Bumps Along Road Find Lena Malena
Los Angeles Times, June 10, 1928. The road to stardom in Hollywood is not always a smooth, well-graded macadam highway for foreign players.
Lena Malena, bright-eyed, dark-haired little German actress, who is appearing on the stage and in the feature screen attraction at the Metropolitan Theater this week, will vouch for this statement.
Miss Malena, of such vivid coloring and olive skin that she might be thought to hail from a Mediterranean country rather than Germany, has had somewhat of a tumultuous twelve months in America.
Arriving in New York with a vaudeville contract tucked under her arm, she found herself booked over a four and five-a-day circuit. This, she decided, was most unsatisfactory. She had enjoyed stellar routings in her own country, and she had understood she would be given equal consideration here. Other promises made to induce her to come to America were not kept, she said.
She tore up her contract. “I could not do it,” she explains. “I would not. I did not.”
Of improvident tastes, she admits she suddenly found herself stranded in New York with no money.
“I could not pay my hotel bills. I could not go anywhere. I did not know what to do. I looked for another job.”
The first thing which came to hand was a position, dancing in a New York night club. “The Silver Slipper,” she gleefully explained. She was given a costume “not so much—quite scanty, ‘as you say,’ to wear.” And she went out and danced. A patron of the club embarrassed her with attention. She took her two fists and smacked him in the face. Bang went the job. She was dismissed.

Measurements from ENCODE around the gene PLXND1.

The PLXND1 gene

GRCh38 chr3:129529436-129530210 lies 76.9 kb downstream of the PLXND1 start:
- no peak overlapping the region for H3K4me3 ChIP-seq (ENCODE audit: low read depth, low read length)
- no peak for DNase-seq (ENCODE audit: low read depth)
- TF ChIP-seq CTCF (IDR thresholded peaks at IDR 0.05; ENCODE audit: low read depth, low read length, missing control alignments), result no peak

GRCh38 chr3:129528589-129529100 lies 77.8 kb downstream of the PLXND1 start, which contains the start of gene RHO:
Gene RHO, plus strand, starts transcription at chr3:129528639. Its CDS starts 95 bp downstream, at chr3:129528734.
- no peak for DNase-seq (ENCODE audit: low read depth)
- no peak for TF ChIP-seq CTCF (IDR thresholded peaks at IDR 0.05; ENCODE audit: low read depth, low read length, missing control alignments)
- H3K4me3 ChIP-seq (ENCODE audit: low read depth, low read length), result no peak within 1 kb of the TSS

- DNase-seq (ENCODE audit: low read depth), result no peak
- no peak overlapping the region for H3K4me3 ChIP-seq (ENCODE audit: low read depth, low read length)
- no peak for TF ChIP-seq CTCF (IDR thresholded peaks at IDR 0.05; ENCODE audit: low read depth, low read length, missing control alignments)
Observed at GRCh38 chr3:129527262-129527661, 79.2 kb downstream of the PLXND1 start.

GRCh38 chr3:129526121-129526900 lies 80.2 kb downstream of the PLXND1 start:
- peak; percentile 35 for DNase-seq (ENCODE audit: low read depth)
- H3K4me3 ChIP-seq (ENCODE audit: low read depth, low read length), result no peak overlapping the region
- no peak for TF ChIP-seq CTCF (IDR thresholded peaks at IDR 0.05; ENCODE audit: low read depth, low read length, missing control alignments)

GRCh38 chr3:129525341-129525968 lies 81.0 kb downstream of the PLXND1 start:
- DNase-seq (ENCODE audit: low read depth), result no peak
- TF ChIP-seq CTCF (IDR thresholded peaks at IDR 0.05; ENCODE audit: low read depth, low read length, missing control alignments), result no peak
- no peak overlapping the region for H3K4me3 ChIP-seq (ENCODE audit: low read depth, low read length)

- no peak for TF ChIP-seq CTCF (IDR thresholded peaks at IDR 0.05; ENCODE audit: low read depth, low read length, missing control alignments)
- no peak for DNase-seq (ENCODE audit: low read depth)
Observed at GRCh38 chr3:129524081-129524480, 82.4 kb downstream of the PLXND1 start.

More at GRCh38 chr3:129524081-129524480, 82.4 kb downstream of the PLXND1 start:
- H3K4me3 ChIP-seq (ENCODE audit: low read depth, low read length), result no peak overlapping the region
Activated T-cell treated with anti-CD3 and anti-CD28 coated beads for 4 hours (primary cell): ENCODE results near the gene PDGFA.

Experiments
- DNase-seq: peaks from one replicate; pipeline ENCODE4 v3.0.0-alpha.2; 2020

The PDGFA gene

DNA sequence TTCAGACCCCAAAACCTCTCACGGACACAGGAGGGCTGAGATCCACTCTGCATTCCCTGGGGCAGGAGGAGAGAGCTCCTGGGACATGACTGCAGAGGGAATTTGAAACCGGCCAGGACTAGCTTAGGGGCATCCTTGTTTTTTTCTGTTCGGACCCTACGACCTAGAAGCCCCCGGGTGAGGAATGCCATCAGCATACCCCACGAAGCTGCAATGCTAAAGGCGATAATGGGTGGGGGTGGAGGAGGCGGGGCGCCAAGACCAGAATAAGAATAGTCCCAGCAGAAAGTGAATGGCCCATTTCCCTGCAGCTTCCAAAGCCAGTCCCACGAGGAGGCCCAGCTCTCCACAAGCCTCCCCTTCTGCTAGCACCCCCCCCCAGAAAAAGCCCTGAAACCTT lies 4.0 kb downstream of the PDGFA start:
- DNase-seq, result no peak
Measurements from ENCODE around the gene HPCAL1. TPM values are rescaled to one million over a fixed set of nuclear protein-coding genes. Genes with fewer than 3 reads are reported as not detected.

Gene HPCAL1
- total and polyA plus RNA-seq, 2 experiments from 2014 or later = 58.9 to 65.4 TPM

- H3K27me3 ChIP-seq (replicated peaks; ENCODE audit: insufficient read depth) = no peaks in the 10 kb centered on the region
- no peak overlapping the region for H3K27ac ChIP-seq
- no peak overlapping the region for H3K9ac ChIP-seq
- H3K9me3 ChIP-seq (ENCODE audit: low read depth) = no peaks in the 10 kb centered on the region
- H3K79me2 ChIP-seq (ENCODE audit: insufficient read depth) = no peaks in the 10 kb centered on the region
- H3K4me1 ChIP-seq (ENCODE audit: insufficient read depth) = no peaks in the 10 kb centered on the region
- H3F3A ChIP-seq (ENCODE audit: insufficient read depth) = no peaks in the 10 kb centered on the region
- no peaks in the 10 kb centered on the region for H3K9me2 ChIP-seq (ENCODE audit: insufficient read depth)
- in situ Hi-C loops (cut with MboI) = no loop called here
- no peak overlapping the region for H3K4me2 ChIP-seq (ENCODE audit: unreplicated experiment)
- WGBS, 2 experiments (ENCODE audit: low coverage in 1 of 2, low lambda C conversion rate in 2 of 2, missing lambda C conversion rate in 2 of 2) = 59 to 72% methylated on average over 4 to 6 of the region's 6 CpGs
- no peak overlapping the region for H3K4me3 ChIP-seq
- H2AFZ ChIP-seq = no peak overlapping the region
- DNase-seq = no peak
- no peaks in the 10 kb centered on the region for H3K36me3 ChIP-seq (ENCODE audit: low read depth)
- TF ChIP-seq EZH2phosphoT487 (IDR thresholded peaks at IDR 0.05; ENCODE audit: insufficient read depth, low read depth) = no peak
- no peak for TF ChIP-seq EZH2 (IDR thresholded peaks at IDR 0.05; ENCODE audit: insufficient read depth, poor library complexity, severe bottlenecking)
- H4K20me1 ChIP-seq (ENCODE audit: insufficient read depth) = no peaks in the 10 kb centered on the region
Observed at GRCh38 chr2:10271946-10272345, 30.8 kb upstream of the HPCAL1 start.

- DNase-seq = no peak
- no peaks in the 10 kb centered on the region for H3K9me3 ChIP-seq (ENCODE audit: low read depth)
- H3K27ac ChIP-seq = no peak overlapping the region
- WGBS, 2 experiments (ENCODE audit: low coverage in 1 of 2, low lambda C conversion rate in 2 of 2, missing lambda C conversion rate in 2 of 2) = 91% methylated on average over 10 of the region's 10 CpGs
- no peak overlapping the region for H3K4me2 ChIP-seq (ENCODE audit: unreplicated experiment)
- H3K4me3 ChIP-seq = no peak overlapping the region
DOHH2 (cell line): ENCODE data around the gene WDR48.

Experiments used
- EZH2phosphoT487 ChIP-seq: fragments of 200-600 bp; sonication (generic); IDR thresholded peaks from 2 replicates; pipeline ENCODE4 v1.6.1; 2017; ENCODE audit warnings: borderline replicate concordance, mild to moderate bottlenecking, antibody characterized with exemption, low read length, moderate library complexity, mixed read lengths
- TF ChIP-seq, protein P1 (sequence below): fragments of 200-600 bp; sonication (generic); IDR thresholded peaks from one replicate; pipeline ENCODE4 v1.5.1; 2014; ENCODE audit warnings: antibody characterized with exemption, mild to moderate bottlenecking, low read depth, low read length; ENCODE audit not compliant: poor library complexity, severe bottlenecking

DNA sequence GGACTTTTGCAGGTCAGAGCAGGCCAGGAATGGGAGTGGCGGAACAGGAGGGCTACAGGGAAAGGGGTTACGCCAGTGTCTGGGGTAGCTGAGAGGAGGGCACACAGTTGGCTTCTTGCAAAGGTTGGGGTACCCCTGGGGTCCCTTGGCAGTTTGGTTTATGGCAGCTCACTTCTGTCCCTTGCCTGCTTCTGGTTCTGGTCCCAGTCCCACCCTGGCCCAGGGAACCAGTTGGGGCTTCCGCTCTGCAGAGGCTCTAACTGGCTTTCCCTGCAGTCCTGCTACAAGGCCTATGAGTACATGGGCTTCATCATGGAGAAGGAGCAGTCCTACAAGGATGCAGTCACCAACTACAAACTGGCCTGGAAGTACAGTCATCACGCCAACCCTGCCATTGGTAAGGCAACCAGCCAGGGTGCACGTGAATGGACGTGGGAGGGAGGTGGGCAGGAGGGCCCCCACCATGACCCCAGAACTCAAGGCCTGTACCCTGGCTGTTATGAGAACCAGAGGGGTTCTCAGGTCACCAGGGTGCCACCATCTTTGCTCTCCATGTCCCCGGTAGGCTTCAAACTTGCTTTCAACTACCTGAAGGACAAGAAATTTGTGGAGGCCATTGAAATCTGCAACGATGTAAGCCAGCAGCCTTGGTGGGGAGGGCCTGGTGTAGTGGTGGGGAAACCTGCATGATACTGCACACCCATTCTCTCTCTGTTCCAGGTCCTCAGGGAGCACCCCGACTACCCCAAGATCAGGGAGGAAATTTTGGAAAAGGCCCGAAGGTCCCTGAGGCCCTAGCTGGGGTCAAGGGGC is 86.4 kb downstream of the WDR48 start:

There followed several days more of uncertainty and pennilessness. Then came money from home.
“But I would not go home. Here I was in America, why not see Hollywood? I came and I thought California was beautiful. Elsie Bartlett Schildkraut, whom I had met in Germany, was very good. Her husband introduced me to Mr. DeMille. I went to work at the DeMille studio.”
Somehow or another, roles at the studio were scarce and far between. In almost a year with DeMille, she did little acting. The contract came to an end.
Then Metro-Goldwyn-Mayer casting about for someone to play the role of the half-caste girl in their crook drama, “Diamond Handcuffs” sent for her.
This first picture of any importance that Miss Malena has been in is at the Metropolitan this week. While it is showing Miss Malena appears in an exotic dance number in the prologue.
While the picture probably is of more significance as far as future work is concerned, the little actress admits she likes her stage appearances best.
“It is like in Germany, where I can work in pictures oy [sic] day and dance in musical comedy at night,” she says. “I can combine the two things I like to do. I make money in pictures. I enjoy my dancing.”
She is an only child. She is as yet unmarried. Her mother came from Germany to be with her, and this, admits Miss Malena, had made life in Hollywood much more pleasant.
Photo: Melbourne Spurr (1928)